There isn’t much that I can say about Candlemass that hasn't been said already. They are pioneers, revolutionaries and regarded and revered the world around. Their first record Epicus Doomicus Metallicus was a bold work of genre defining art but their second album, the subject of this review, 1987’s Nightfall solidified the bands sound and was the first to feature their most well known vocalist, the goofy and charismatic Messiah Marcolin. Nightfall is an aptly titled mournful composition of atmosphere a heavy doomy riffs, the cover art does splendidly what it should in preparing the listener for the melancholy to follow upon opening the gatefold and spinning the disc.
Responsible for this cover and most defiantly unawares that he would lend his talented hand to the one of the greatest heavy metal records of all time, was mid-19th century American painter Thomas Cole. Cole himself was somewhat of a revolutionary in his own field, responsible for founding the Hudson River School, a collective of artists who, heavily inspired by romanticism, created some of the most enduring pieces of landscape art known to man. The painting you can see above is the last piece of Cole’s The Voyage of Life series which served as an allegory of the four stages of human life titled Old Age. The painting depicts the subject of his series old and grey, with the waters of life calm around him about to break free of corporeal existence and pass into the realm of immortal life. A fitting cover indeed, given Candlemass’ seemingly obsessive curiosity with death and the world beyond.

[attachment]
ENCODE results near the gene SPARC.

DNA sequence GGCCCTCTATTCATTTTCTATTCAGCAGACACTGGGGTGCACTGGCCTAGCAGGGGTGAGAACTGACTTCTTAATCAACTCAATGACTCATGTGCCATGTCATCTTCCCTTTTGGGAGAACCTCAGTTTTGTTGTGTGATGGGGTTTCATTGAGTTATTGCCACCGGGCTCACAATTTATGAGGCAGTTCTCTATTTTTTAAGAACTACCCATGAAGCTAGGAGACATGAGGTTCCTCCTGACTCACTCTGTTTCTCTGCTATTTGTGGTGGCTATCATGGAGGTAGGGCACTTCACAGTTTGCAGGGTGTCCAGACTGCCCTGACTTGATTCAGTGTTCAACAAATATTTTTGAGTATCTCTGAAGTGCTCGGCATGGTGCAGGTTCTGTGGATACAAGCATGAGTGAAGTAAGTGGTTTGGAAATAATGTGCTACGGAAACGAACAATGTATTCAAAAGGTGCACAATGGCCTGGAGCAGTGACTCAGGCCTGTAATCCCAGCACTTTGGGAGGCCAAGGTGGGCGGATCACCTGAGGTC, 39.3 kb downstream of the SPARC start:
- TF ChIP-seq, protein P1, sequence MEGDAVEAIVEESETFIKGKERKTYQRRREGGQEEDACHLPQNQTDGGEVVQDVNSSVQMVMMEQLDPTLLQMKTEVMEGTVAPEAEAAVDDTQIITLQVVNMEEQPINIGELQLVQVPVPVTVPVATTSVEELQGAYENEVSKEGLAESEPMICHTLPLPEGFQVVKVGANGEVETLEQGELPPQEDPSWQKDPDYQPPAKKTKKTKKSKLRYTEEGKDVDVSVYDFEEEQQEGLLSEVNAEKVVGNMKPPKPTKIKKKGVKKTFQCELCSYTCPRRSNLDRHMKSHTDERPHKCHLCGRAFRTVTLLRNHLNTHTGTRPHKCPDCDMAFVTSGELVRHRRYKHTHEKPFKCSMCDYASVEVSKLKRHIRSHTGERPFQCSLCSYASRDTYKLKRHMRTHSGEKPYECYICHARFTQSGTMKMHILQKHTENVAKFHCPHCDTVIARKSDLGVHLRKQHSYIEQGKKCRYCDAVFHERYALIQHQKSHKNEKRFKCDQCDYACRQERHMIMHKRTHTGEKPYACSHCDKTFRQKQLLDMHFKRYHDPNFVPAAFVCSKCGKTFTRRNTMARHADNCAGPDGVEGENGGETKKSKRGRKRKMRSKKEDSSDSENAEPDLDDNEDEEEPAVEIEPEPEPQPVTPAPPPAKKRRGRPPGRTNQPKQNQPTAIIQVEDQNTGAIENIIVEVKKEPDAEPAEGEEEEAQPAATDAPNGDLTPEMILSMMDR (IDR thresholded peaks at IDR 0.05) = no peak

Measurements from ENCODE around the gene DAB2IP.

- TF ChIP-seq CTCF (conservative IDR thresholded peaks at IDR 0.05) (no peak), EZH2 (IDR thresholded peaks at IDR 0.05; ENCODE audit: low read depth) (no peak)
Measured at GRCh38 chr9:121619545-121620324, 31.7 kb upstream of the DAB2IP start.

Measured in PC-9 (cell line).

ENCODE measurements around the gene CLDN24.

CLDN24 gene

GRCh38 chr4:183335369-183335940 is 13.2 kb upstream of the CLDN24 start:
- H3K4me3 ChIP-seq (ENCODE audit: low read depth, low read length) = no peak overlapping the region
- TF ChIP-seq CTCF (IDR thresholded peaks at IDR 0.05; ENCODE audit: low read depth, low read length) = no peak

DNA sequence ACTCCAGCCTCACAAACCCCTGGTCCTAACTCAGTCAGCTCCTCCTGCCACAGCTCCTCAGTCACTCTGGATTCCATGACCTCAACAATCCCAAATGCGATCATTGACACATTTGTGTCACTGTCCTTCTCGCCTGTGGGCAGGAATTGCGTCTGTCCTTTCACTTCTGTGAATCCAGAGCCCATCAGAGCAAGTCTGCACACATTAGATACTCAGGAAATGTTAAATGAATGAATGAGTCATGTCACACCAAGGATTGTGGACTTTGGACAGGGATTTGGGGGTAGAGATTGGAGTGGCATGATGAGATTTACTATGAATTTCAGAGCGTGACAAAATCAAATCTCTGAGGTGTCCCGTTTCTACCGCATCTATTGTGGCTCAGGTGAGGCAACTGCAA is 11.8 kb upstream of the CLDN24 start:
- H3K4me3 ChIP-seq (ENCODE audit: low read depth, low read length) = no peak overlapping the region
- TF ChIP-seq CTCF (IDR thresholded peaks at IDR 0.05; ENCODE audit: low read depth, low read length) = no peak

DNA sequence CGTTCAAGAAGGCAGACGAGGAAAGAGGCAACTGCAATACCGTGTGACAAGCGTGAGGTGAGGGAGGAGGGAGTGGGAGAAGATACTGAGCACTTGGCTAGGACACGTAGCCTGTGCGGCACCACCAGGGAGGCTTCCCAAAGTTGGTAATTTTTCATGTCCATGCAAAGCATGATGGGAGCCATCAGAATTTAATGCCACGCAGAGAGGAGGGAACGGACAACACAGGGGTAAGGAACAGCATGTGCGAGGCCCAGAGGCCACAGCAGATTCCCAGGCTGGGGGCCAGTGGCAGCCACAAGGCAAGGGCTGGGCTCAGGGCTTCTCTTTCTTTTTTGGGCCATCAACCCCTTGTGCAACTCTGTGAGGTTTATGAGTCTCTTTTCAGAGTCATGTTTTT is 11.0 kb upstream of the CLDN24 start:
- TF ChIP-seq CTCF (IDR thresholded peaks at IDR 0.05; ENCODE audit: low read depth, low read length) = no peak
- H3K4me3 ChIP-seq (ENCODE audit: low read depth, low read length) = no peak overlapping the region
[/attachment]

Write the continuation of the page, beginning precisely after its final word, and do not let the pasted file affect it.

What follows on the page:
Nightfall is available through Axis/EMI records.